Philadelphia City Controller debate is substantive smackdown
Three Democratic candidates came with their game faces last night for a sharp and substantive debate at the WHYY studios, co-sponsored by the station, Young Involved Philadelphia, and the Committee of Seventy.
It was a little overwrought at moments, such as when challenger Brett Mandel all but accused Butkovitz of handing our wives and daughters over to sexual slavery. But in the main, Mandel, incumbent Alan Butkovitz and former city attorney Mark Zecca stuck to important issues and at times highlighted real differences.
PGW, PHA ... and the FBI?
Take the future of the municipally owned Philadelphia Gas Works, which Mayor Nutter has an interest in selling. Mandel said the controller should look carefully at the data and options, but that a sale might be the right thing.
Butkovitz said PGW is now well-managed and attacked Mandel for taking "the Mitt Romney approach" in favoring privatization.
Zecca criticized aspects of Nutter's approach, saying he was awarding "pinstripe patronage" to bankers and brokers who would make money on the deal.
The central issue in the debate was whether Butkovitz, a two-term incumbent, is tough enough and independent enough as the city's elected watchdog.
The sharpest exchanges, shown in the video above, came over the controller's past role in the governance of the Philadelphia Housing Authority. Until the board was recently reorganized, the controller appointed two of the five PHA board members, and both Zecca and Mandel said Butkovitz and his appointees had done nothing about the abuses that led to the firing of executive director Carl Greene.
"He had two people on the board. And when there was a meltdown at PHA, because he was a serial sexual harasser — the head of the housing authority. The press went to Alan at the time, and he said, 'Well, oh, I don't know anything about that,'" Zecca said.
Challenger Brett Mandel took that line of attack even further.
"He saw no evil at PHA. You heard no evil at the traffic court," Mandel said, addressing Butkovitz directly. "You spoke no evil when associate and supporter after supporter had been investigated by the Federal Bureau of Investigation. They should rename the FBI 'Friends of Butkovitz Interrogated.'"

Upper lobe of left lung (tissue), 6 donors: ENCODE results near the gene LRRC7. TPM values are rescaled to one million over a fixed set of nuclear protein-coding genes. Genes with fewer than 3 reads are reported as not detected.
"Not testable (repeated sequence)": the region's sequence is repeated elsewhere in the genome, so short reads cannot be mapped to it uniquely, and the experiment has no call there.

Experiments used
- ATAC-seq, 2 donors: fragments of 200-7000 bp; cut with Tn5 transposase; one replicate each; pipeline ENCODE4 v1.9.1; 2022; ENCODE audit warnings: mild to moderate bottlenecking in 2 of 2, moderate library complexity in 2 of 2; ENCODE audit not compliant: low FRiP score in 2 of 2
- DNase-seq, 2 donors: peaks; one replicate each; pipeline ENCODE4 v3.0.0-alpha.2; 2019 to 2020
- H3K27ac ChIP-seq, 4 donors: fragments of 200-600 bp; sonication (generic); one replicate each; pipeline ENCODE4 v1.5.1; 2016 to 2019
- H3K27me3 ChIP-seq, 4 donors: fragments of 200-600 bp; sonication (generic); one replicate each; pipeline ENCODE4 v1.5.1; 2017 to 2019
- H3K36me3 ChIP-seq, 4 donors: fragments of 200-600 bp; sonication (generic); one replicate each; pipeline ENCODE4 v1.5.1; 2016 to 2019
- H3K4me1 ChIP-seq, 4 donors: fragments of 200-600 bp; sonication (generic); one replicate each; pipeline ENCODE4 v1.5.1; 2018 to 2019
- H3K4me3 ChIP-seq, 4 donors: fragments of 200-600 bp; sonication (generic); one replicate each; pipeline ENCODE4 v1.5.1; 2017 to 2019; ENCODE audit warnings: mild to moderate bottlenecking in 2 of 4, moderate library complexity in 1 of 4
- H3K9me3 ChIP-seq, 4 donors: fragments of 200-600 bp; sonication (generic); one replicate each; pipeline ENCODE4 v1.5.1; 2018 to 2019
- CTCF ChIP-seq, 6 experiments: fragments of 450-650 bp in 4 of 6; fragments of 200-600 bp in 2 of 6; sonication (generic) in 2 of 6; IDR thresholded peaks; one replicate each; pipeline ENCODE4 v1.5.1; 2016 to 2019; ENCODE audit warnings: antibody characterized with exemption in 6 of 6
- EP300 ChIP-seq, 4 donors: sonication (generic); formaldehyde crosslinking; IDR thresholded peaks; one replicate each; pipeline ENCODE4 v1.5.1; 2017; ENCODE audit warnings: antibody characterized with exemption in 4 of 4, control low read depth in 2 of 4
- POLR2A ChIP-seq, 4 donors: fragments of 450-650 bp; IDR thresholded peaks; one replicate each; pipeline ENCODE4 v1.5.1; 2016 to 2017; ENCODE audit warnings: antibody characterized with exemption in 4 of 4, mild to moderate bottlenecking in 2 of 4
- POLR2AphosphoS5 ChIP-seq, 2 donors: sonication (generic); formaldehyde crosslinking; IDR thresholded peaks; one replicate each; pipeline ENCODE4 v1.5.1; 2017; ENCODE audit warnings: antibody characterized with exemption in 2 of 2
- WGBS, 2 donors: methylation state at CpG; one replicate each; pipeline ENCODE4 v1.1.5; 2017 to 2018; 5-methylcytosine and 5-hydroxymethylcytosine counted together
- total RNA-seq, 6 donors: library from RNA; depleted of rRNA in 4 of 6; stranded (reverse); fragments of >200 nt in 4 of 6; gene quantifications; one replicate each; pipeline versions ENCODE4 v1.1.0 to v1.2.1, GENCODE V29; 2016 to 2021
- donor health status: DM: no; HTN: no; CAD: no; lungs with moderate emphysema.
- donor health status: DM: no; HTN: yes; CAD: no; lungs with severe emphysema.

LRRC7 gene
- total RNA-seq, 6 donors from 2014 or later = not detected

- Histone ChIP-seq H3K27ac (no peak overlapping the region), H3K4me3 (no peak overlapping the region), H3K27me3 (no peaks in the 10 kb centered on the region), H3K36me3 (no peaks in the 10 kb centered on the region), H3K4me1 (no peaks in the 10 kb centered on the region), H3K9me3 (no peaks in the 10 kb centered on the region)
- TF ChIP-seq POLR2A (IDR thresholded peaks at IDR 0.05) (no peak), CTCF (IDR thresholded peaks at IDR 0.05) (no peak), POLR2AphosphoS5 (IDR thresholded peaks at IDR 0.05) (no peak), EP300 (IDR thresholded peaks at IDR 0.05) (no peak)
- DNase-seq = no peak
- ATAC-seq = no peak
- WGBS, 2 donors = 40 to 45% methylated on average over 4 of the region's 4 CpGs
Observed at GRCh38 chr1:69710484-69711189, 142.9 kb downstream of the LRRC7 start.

No member of Butkovitz's staff has been the target of an FBI probe. I asked Mandel whom he was referring to later, and he mentioned other political figures with whom Butkovitz has relationships.
Butkovitz, who defeated Mandel for the nomination four years ago, responded in part by mocking Mandel.
"Brett's very blithe and very cute," he said, "but we're the only controller's office in 60 years that has invested the resources and become a credible anti-corruption agency and is referring cases to the FBI and the U.S. Attorney's office."
Mandel eventually said, "Alan, that could have been my wife, that could have been your wife, that could have been my daughters," referring to the victims of sexual harassment at PHA.
My take: Butkovitz's representation on the PHA board is not his proudest moment. He re-appointed the wife of city Democratic chairman Bob Brady, when he might have had an independent housing expert or someone with more experience in government on the task. It's also fair to say a lot of powerful people in Philadelphia overlooked or tolerated Greene's conduct.
The Butkovitz vs. Mandel show is an entertaining and familiar act by now. They duked it out four years ago, and Butkovitz won re-nomination handily. Zecca was the new face in the mix. He came across as sincere and knowledgeable from his many years in the city law department, though at times less focused than his rivals.
And there was a Republican candidate on stage, Terry Tracy. I didn't focus on him here because he's unopposed in the May 21st primary. But he made an impressive showing and should serve up a lively fall campaign.
Finally, even though he's my boss, I have to say that Chris Satullo did a superb job as moderator. And I was mightily impressed at the turnout generated by our friends at Young Involved Philadelphia and the Committee of Seventy. It was the kind of evening that inspires some hope in the city's future.
I wrote earlier in the piece that no member of Butkovitz's staff had been the target of an FBI probe. Critics of Butkovitz got in touch, and it turns out there was one.
Theresa Pinkett, a former consituent services worker in the Controller's office pled guilty to extortion committed there in late 2006. She was charged with accepting $1,200 for helping someone with a real estate issue while in the Controller's office, and taking $5,000 and a cell phone from someone years before while she working in City Councilwoman Donna Reed Miller's offfice.
Butkovitz said he didn't know Pinkett well, but that her husband had worked for his campaign. He said he knew nothing about the case until the day before charges were announced. Neither Butkovitz nor Miller were accused of wrongdoing. Pinkett pled guilty in January, 2008 and was later sentenced to 18 months in prison.
You can read the federal charges here.
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